Eaternity has been developed with the food service industry in mind, but as consumer awareness of the sustainability of food increases, their labels are starting to be applied to retail products, too.
Vegan food is renowned for its reduced carbon-footprint, with fewer resources used to create the food, especially with no animals being reared for the product. The sustainability information gives consumers the opportunity to make informed decisions about the food they buy, allowing them to make better choices.
Jan Bredack, CEO of Veganz, said: “Finally, our customers can learn about the real resource consumption of our products. We’re openly and critically addressing our own weak points. Right on our new product packaging, with no diversions – for me, this is a huge step forward within our industry, which badly needs transparency and more sustainability.”
Information on the raw materials, distributors and producers of the Veganz range are gathered and processed in a database to conclude how sustainable the product is compared with over 100,000 products from other supermarkets.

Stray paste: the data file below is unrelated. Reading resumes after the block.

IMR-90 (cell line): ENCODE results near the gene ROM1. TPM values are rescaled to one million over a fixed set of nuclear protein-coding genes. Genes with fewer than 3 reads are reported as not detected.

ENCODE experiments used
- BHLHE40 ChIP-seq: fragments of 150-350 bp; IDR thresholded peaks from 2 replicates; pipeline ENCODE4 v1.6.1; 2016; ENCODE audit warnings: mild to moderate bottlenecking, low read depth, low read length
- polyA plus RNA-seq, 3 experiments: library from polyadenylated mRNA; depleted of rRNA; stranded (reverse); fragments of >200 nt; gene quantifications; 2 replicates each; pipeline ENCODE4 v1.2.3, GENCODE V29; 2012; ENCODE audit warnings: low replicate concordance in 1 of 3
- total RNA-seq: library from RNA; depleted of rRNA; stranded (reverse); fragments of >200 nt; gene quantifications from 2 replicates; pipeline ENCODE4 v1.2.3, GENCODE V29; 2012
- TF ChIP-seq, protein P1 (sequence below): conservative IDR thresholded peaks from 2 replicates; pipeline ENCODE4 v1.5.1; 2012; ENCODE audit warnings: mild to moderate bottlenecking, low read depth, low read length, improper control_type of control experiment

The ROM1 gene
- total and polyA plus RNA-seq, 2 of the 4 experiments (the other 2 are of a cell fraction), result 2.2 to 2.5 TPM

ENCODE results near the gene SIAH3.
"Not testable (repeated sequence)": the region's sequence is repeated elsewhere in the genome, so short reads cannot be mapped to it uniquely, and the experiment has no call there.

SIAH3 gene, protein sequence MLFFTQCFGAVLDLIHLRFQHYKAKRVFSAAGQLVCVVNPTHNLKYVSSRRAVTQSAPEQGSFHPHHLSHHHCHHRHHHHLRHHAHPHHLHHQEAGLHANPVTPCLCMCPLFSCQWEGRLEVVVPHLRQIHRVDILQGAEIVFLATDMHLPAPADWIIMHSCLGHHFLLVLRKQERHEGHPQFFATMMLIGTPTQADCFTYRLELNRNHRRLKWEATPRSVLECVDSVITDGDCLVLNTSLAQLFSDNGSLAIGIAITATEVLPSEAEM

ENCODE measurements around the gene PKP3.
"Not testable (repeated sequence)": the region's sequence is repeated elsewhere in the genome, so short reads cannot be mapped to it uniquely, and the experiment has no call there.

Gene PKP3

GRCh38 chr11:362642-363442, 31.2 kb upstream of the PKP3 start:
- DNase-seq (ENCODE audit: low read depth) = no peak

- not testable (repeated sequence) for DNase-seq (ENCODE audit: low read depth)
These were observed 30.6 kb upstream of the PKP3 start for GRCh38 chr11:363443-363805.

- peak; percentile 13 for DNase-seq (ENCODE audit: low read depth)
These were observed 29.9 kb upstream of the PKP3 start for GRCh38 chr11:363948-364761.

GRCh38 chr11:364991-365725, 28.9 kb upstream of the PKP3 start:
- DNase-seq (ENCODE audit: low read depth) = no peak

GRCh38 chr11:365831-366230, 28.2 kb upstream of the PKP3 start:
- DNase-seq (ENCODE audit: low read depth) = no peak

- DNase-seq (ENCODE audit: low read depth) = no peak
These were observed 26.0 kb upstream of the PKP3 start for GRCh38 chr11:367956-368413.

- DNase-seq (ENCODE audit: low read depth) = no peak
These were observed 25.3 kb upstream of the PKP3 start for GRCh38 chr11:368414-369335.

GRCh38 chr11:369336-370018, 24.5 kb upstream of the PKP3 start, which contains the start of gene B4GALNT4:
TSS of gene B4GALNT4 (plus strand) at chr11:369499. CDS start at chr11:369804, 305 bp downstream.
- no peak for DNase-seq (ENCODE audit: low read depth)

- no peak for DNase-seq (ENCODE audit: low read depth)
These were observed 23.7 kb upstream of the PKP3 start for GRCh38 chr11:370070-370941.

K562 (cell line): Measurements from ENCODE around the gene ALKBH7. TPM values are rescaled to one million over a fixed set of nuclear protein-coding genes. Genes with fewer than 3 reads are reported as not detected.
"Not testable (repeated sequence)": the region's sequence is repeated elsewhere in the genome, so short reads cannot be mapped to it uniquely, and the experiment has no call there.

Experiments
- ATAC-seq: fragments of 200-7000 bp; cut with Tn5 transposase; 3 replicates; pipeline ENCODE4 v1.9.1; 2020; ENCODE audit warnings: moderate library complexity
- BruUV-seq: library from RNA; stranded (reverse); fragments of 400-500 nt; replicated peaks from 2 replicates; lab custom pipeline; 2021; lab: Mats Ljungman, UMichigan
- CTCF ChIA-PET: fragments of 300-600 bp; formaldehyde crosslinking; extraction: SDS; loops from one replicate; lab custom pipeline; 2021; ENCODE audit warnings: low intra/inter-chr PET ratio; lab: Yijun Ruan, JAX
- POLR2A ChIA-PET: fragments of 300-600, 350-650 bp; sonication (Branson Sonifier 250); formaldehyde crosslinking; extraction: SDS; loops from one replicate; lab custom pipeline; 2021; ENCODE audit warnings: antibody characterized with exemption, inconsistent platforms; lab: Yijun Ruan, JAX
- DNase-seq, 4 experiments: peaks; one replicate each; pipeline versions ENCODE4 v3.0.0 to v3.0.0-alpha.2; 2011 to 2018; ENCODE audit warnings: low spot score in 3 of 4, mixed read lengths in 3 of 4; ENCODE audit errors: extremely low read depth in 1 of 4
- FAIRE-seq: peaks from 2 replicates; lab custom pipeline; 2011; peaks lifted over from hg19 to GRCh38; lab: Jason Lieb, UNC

The first Veganz product to have the sustainability information on the packaging is The Gourmet Classic, a cashew ‘cheese’. With a star rating displayed, the cheese alternative fairs well on rainforest protection and animal welfare, but is let down by its water usage in achieving an all-round great score.
It goes without saying however, that The Gourmet Classic has low levels of CO2 attached to its production, with only 565g of carbon produced.
Customers of Veganz will be able to check more of their products in the future by using the CodeCheck app, by scanning the barcodes. Veganz products are available to buy online and from European stores.